Facing the Foreclosure Crisis

A packed crowd at City Hall listened to experts discuss the problem of foreclosed homes and possible solutions.

By - Feb 8th, 2013 02:16 pm
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The City Hall Rotunda was packed with UWM urban planning students and professors, community organizers, city employees and homeowners. Photo by Grace Fuhr.

The City Hall Rotunda was packed with UWM urban studies students and professors, community organizers, city employees and homeowners. Photo by Grace Fuhr.

Over 10 million Americans are “underwater” on their mortgages, making last Friday’s panel discussion at City Hall,  sponsored by the UWM Urban Studies Programs, a relevant discussion to a large audience. Entitled “Urban Housing, Neighborhood Vitality and the Foreclosure Crisis,” the discussion drew a crowd:  the City Hall rotunda was packed with UWM urban studies students and professors, community organizers, city employees, and homeowners interested in learning more about how the foreclosure crisis continues to affect Milwaukee.

The speakers had varied backgrounds, and included the Commissioner of the Department of Neighborhood Services, Art Dahlberg; 3rd District Alderman Nik Kovac; Executive Director of Historic Milwaukee, Anna Opgenorth; and the President of the Metropolitan Milwaukee Fair Housing Council, William Tisdale. The panel was moderated by UWM History and Urban Studies professor, Amanda Seligman.

While Kovac represents a district with only three city-owned foreclosed properties, Milwaukee’s foreclosure crisis is a city-wide problem, he noted. He held up a map showing where the city’s foreclosures are concentrated, dramatizing this spreading problem from the city’s heart. Kovac explained how this crisis hits the city in two ways: the city has become the owner of just over 1,000 properties it now pays to maintain, while simultaneously losing the property taxes once paid. Department of Neighborhood Services Commissioner Art Dahlberg painted a stark picture of city blocks where foreclosed properties sit, which can create a gap tooth in a neighborhood’s smile.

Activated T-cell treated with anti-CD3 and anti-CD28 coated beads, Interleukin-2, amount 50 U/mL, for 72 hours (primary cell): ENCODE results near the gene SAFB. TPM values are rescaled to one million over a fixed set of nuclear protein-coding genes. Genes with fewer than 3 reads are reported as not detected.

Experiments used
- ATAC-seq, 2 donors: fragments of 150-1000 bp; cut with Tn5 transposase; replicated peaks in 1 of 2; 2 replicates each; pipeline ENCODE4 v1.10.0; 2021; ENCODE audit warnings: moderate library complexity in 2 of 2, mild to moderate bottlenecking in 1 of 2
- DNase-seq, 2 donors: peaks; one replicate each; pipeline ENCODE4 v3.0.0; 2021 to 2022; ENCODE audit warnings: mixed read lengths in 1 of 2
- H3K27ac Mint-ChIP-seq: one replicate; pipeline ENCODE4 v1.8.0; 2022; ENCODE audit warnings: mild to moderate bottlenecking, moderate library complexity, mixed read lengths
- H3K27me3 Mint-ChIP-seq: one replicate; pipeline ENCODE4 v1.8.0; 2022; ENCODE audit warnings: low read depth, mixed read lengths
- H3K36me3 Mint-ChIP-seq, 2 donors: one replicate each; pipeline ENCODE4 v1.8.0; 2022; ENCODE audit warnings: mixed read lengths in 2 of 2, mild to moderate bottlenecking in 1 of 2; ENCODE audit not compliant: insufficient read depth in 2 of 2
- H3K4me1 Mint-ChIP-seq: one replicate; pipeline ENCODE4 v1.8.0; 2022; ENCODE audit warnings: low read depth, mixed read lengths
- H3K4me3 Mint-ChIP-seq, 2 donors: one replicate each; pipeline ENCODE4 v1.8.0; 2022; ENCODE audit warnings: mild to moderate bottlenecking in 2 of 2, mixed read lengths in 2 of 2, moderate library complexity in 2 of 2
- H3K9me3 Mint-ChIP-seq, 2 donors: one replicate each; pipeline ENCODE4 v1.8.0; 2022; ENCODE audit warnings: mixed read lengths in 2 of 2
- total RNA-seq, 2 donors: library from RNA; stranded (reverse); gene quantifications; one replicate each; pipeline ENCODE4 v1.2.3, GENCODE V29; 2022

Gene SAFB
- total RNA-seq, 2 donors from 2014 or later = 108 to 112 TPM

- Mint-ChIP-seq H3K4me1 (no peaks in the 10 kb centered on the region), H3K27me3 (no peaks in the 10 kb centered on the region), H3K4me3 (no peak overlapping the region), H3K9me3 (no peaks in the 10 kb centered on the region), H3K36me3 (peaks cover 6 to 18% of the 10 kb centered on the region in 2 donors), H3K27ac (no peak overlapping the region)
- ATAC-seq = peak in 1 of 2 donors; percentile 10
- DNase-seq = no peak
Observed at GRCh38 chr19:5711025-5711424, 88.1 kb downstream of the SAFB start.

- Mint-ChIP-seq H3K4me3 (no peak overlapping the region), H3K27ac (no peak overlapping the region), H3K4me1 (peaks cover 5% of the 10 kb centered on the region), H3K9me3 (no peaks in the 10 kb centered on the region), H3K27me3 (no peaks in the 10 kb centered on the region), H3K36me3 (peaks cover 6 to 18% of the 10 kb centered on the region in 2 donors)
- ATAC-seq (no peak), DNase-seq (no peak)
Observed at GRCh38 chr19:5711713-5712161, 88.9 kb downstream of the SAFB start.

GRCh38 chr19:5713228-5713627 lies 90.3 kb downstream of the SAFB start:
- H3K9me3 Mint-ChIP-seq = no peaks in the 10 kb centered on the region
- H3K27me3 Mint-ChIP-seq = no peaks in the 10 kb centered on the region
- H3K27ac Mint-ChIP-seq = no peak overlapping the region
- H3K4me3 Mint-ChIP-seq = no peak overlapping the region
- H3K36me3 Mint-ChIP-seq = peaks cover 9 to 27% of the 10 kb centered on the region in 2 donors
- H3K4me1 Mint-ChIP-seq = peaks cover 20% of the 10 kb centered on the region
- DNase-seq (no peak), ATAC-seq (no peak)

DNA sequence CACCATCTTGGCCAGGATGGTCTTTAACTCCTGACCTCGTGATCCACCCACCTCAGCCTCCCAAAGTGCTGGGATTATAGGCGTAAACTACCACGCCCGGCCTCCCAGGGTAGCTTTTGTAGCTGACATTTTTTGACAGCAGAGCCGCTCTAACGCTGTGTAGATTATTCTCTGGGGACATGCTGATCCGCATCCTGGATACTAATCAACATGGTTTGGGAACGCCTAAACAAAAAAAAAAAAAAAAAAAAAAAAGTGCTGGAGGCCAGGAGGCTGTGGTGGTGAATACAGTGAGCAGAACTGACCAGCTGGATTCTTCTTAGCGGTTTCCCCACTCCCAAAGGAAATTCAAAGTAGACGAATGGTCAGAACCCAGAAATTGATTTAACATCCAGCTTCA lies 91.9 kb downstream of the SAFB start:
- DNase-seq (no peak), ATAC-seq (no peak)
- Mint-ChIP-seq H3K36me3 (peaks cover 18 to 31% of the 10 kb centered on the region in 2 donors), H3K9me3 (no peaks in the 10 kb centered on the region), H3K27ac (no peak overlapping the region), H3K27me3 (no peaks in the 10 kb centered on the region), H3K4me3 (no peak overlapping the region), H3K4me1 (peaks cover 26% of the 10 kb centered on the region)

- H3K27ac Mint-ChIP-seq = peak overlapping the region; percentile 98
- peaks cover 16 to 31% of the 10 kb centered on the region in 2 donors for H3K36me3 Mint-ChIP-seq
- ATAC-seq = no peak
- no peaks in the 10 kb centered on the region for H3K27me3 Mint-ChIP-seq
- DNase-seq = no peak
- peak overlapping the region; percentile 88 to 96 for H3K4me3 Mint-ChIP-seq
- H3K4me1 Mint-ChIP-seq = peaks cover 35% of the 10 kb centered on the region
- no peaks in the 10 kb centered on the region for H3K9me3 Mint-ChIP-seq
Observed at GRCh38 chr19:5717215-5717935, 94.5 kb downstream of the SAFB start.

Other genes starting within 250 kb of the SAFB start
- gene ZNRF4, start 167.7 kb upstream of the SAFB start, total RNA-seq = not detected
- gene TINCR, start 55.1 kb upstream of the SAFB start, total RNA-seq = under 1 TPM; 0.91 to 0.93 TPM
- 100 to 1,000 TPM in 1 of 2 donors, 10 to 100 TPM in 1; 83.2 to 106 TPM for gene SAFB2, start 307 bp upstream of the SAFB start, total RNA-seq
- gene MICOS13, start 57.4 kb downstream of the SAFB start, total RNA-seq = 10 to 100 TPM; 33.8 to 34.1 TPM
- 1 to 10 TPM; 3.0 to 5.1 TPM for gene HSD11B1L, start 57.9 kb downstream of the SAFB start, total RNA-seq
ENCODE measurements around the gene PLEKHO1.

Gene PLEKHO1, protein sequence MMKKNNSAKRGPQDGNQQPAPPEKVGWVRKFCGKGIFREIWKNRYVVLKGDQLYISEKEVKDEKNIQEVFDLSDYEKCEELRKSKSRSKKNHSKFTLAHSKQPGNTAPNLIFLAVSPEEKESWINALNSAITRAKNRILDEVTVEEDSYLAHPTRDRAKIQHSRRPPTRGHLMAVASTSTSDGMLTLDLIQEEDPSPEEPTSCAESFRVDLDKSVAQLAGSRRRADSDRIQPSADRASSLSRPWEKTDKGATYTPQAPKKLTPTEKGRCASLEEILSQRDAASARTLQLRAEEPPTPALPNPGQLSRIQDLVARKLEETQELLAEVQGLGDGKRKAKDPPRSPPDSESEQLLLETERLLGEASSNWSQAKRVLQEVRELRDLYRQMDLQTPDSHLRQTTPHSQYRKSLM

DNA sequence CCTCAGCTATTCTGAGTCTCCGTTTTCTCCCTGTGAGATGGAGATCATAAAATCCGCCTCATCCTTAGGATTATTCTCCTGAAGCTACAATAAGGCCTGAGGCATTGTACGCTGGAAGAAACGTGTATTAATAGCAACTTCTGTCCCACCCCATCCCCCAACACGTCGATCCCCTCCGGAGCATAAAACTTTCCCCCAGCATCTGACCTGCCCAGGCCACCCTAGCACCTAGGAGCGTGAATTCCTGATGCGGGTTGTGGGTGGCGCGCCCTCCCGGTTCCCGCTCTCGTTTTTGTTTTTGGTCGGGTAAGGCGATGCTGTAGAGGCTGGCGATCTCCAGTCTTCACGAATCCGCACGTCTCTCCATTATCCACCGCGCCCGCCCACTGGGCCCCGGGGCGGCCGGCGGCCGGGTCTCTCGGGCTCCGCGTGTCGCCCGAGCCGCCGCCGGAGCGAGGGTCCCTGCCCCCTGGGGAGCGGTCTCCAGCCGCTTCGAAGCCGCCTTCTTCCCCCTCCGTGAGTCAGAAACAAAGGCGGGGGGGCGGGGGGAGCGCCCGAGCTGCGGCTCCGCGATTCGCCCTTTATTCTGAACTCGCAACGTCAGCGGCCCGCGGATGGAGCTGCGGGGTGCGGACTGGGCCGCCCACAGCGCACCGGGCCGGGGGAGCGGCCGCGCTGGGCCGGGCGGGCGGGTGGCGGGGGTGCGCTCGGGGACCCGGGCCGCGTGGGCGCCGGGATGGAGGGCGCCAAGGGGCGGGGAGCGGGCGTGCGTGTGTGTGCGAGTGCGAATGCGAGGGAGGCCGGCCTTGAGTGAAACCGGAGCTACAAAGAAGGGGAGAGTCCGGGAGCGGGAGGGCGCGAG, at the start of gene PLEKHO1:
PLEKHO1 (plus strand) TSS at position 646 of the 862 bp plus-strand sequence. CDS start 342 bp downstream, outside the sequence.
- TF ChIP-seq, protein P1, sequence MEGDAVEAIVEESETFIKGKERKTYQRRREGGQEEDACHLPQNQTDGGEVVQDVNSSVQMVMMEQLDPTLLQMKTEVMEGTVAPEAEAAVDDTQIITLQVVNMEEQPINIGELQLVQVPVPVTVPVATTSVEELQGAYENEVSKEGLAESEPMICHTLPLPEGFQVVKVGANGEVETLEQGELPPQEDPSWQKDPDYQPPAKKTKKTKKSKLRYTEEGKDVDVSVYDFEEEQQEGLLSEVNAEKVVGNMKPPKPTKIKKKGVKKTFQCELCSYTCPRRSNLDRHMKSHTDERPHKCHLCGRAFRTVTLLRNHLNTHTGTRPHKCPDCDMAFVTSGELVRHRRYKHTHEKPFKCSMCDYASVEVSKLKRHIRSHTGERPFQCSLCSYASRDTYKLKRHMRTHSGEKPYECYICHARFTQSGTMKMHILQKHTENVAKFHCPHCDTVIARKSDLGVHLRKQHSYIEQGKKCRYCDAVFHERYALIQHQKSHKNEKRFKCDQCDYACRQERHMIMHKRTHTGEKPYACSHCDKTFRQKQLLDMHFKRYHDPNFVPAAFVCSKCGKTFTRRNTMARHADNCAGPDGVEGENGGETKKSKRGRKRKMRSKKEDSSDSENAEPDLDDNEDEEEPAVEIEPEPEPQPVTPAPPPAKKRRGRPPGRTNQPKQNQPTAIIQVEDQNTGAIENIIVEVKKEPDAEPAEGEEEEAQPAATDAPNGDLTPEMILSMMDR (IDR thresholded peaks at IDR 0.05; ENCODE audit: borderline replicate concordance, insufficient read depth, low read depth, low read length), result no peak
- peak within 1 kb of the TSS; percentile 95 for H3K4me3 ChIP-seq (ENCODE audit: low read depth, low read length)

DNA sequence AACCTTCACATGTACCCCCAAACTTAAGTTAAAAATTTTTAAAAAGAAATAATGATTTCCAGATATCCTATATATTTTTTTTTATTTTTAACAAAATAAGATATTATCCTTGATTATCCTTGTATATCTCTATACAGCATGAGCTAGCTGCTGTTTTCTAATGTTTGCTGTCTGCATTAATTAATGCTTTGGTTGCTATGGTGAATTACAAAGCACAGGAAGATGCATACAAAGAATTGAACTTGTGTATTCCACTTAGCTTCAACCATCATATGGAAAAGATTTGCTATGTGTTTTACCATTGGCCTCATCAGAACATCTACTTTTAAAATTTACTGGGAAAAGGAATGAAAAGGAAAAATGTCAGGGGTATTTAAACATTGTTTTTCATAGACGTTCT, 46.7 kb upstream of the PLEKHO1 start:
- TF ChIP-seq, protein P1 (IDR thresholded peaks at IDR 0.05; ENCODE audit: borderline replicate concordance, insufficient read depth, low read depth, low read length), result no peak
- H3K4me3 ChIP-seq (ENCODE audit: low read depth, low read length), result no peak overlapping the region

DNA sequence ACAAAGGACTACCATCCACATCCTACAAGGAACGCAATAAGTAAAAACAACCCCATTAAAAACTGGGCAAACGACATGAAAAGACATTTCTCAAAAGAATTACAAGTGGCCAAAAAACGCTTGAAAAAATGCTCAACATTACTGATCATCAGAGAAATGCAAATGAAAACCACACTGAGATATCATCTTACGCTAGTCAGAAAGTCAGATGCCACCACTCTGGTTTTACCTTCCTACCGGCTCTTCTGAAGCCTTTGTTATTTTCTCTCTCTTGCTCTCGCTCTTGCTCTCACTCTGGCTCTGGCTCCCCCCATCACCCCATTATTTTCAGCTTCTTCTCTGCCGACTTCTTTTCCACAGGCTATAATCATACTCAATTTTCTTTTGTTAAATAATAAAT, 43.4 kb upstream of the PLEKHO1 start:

Neighborhoods are defined not only by the people who live and care for their homes today, but they also reflect a deep history. Some neighborhoods which were historically among the richest in Milwaukee now struggle with foreclosed properties that sit vacant and untended. Opgenorth pointed out important city programs that are trying to address this problem. The city’s Housing Infrastructure Preservation Funds together with federal Neighborhood Stabilization funds have restored 18 historically-designated foreclosures in two years, making these historic, larger-than-average historic homes more affordable to potential buyers, while also stabilizing what may otherwise be the missing tooth on the block.

A discussion about housing in Milwaukee has to recognize the city’s segregation issues, and history of racist real estate practices such as red-lining. William Tisdale of the Metropolitan Milwaukee Fair Housing Council discussed how the foreclosure crisis has disproportionately affected Milwaukee’s neighborhoods of color. The root causes of that go back several generations, but even today the subprime lending and other mortgage scams continue to target communities of color.

The panel accompanied an exhibit of student work from the 2012 UWM Buildings-Landscapes-Cultures summer field school in Thurston Woods, which is on display in City Hall until February 5.

Photo Gallery by Grace Fuhr

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One thought on “Facing the Foreclosure Crisis”

  1. Phil Border says:

    How many City of Milwaukee Attorneys are there? How does that compare to other comparably sized cities? And how much time do they spend investigating banks and lenders?

    http://www.bloomberg.com/news/2011-05-12/foreclosures-prompt-four-u-s-cities-to-sue-banks-for-mowing-home-repairs.html

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